Metallic rice

February 2017

Global mapping shows an "unequivocal overlap" of poverty, micronutrient deficiency and rice consumption.

Estimates suggest some 15% of the world's population suffer from iron-deficiency anaemia, and a similar number from zinc-deficiency. These have serious consequences for health and energy, immune- and nervous-system function, gene regulation and child development, and for productivity.

Part of the problem is that rice doesn't have enough iron and zinc in it for people with little else to eat. From the biotech scientist's point of view, this is the rice's fault. The answer is therefore to insert artificial genes which drive an unnatural accumulation of iron and zinc in the rice plants.

Missing the signs of GM disease

February 2017
Indian shepherd. Photo Creative Commons
What would happen if, after 12 years of eating a food in its conventional form, and being in your own estimation quite healthy, you ate the same food in a GM form with added bacterial insecticide for four years, and became sick?

What if you noticed during the following four years that up to 20% of the people around you died or became sick with the same symptoms?

You might expect government health departments to be checking the GM food for possible GM-related toxins and checking out the sick and the dead for possible chronic GM-related reactions. You might expect a focus on the health of the organs which deal with toxins, the liver and kidneys, and effects on the organ most exposed to the questionable food, the gut.

If the response of the Indian government to the plight of shepherds and farmers whose livestock were grazed on 'Bt' insecticidal cotton is anything to go by, you can expect ...

Roundup Ready crops - designed to poison

February 2017
 
Despite the biotech lobby's best efforts to suppress the bad news, adverse findings continue to flow from Gilles-Eric Séralini's life-long study of rats fed Roundup herbicidal formulation (active ingredient glyphosate) and the Roundup-resistant GM maize it's sprayed on [1,2].
 
This study found signs of anatomical pathologies plus blood- and urine-biochemistry indicative of liver and kidney dysfunction after exposure to Roundup.
 
Molecular profiling, the latest thing in tissue analysis, has been applied to the livers of the Roundup-fed rats. The results confirm the evidence of glyphosate-induced liver disease first observed in the 1980s and since backed up by a growing body of evidence.

The Glyphosate dodge

February 2017


OUR QUESTION:

If you're wondering why glyphosate herbicide is still legally present in your food and in GM animal feed when the World Health Organisation’s International Agency for Research on Cancer (IARC) has found it "probably carcinogenic to humans", some light was shed on this by the evidence heard during the 'Monsanto Tribunal' held in October 2016 (see below).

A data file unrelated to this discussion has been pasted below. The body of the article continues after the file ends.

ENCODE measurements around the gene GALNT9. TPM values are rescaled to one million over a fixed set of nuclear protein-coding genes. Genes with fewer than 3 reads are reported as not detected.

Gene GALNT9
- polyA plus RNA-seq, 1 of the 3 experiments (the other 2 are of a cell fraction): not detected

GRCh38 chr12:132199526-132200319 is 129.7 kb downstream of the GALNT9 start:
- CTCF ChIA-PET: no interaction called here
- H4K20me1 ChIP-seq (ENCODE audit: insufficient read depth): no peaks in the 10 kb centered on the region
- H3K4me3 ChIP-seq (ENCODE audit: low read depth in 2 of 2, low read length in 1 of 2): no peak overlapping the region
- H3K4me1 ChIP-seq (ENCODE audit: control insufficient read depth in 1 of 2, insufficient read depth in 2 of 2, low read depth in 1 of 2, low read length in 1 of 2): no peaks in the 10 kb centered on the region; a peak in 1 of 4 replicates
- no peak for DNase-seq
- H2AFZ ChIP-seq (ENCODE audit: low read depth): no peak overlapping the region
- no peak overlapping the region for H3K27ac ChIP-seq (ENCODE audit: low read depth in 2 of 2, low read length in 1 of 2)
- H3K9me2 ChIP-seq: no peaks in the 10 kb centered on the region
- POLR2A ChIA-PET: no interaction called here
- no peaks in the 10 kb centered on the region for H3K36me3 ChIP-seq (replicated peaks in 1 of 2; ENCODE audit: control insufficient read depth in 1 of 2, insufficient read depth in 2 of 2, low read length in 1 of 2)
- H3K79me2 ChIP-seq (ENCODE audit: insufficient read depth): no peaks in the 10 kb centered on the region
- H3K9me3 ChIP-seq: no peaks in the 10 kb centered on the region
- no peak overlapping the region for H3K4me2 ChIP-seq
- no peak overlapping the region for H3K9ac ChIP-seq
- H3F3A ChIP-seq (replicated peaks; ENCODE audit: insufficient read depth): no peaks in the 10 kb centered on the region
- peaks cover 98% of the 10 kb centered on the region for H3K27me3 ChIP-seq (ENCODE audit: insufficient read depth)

The IARC looked at experiments on mice fed glyphosate. In one life-time study, they saw significant increases in kidney tumours, and in another they saw increases in blood vessel cancer. They also noted increases in malignant lymphoma (blood cell cancer) in a further three mouse studies, but these were only mentioned, not included in the final report, because they were non-peer reviewed industry studies whose details couldn't be ascertained.

An IARC classification of 'probably carcinogenic' was unwelcome because it's only one short step away from "presumed carcinogen" which would, under EU law, trigger an automatic ban unless exposure levels were "negligible" (and this doesn't mean 'below permitted levels').

The GM fish oil business

February 2017

Global materials-supply company, Cargill, is entering the GM race. With its existing well-honed expertise in farmer services [1], agricultural commodity and processing, animal feed and nutrition, transportation and logistics (not to mention sustainability consulting, and financial and risk management), the Company is aiming to supply us with farmed fish raised on GM plant-based 'fish' oil in less than five years.

The team assembled to achieve this includes German chemical company BASF which has been working on transforming canola (oilseed rape) with look-alike algal genes for 20 years, plus GM compliant farmers in Montana with whom Cargill has a close relationship, and a newly-purchased Norwegian fish feed company.

The GM Glyphosate game

February 2017

In the last five years, concerns surrounding glyphosate-based herbicides have been the subject of some 90 articles here on GM-Free Scotland, one-fifth of the total.

These herbicidal formulations have been, and continue to be, the lynch-pin of GM crops, the vast majority of which have been engineered to survive spraying with glyphosate. They have, therefore, been central to the profitability of GM and to the biotech industry's control of agriculture.

A recent pest-protection consultant review of the history and future of this herbicide describes the predicament which this particular GM-based agriculture has got us into.

NK603 maize is not equivalent

January 2017
Photo: Creative Commons

It has long been a refrain in GM-free Scotland articles that the 'safety testing' of GM foods is too crude, too limited and too old-fashioned to tell us anything except that eating it won't make anyone drop dead. Science has many more sophisticated and more meaningful testing techniques at its disposal, if only there was the will to develop them for routine use.

At the end of 2016, however, the ball finally got rolling.